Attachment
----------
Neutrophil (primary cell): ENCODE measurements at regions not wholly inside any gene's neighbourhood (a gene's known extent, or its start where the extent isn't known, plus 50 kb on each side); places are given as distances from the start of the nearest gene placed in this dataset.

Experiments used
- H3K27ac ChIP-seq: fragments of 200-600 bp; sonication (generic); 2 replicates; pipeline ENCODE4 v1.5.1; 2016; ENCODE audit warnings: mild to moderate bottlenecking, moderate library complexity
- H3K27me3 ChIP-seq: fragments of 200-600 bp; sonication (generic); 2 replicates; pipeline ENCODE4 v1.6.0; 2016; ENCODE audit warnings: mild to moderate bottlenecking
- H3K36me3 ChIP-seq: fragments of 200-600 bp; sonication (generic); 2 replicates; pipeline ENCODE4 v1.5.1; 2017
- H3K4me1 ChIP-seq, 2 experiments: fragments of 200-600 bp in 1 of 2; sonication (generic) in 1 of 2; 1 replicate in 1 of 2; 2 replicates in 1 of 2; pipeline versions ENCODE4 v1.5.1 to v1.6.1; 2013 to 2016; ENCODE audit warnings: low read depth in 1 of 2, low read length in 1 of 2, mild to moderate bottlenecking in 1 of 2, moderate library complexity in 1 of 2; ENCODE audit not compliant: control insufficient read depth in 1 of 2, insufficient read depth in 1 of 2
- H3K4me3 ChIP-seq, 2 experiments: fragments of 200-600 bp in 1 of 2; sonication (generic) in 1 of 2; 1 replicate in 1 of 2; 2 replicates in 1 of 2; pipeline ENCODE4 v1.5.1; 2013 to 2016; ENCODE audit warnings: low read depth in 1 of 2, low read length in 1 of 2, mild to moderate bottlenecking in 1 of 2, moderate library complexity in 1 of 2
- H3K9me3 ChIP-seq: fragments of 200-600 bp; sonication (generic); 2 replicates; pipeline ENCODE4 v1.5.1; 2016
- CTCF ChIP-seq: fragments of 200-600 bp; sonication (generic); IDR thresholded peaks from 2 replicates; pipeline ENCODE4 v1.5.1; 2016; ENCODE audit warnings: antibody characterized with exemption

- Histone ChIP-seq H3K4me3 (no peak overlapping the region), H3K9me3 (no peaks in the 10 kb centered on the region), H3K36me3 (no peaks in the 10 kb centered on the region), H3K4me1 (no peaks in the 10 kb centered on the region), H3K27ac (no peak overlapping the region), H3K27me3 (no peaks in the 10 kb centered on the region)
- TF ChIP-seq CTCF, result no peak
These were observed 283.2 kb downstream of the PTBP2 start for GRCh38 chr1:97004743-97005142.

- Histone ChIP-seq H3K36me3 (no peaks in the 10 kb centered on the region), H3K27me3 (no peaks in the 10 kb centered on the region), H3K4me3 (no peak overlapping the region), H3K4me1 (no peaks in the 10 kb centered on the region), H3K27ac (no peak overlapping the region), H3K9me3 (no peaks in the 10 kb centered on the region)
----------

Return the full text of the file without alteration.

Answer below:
Neutrophil (primary cell): ENCODE measurements at regions not wholly inside any gene's neighbourhood (a gene's known extent, or its start where the extent isn't known, plus 50 kb on each side); places are given as distances from the start of the nearest gene placed in this dataset.

Experiments used
- H3K27ac ChIP-seq: fragments of 200-600 bp; sonication (generic); 2 replicates; pipeline ENCODE4 v1.5.1; 2016; ENCODE audit warnings: mild to moderate bottlenecking, moderate library complexity
- H3K27me3 ChIP-seq: fragments of 200-600 bp; sonication (generic); 2 replicates; pipeline ENCODE4 v1.6.0; 2016; ENCODE audit warnings: mild to moderate bottlenecking
- H3K36me3 ChIP-seq: fragments of 200-600 bp; sonication (generic); 2 replicates; pipeline ENCODE4 v1.5.1; 2017
- H3K4me1 ChIP-seq, 2 experiments: fragments of 200-600 bp in 1 of 2; sonication (generic) in 1 of 2; 1 replicate in 1 of 2; 2 replicates in 1 of 2; pipeline versions ENCODE4 v1.5.1 to v1.6.1; 2013 to 2016; ENCODE audit warnings: low read depth in 1 of 2, low read length in 1 of 2, mild to moderate bottlenecking in 1 of 2, moderate library complexity in 1 of 2; ENCODE audit not compliant: control insufficient read depth in 1 of 2, insufficient read depth in 1 of 2
- H3K4me3 ChIP-seq, 2 experiments: fragments of 200-600 bp in 1 of 2; sonication (generic) in 1 of 2; 1 replicate in 1 of 2; 2 replicates in 1 of 2; pipeline ENCODE4 v1.5.1; 2013 to 2016; ENCODE audit warnings: low read depth in 1 of 2, low read length in 1 of 2, mild to moderate bottlenecking in 1 of 2, moderate library complexity in 1 of 2
- H3K9me3 ChIP-seq: fragments of 200-600 bp; sonication (generic); 2 replicates; pipeline ENCODE4 v1.5.1; 2016
- CTCF ChIP-seq: fragments of 200-600 bp; sonication (generic); IDR thresholded peaks from 2 replicates; pipeline ENCODE4 v1.5.1; 2016; ENCODE audit warnings: antibody characterized with exemption

- Histone ChIP-seq H3K4me3 (no peak overlapping the region), H3K9me3 (no peaks in the 10 kb centered on the region), H3K36me3 (no peaks in the 10 kb centered on the region), H3K4me1 (no peaks in the 10 kb centered on the region), H3K27ac (no peak overlapping the region), H3K27me3 (no peaks in the 10 kb centered on the region)
- TF ChIP-seq CTCF, result no peak
These were observed 283.2 kb downstream of the PTBP2 start for GRCh38 chr1:97004743-97005142.

- Histone ChIP-seq H3K36me3 (no peaks in the 10 kb centered on the region), H3K27me3 (no peaks in the 10 kb centered on the region), H3K4me3 (no peak overlapping the region), H3K4me1 (no peaks in the 10 kb centered on the region), H3K27ac (no peak overlapping the region), H3K9me3 (no peaks in the 10 kb centered on the region)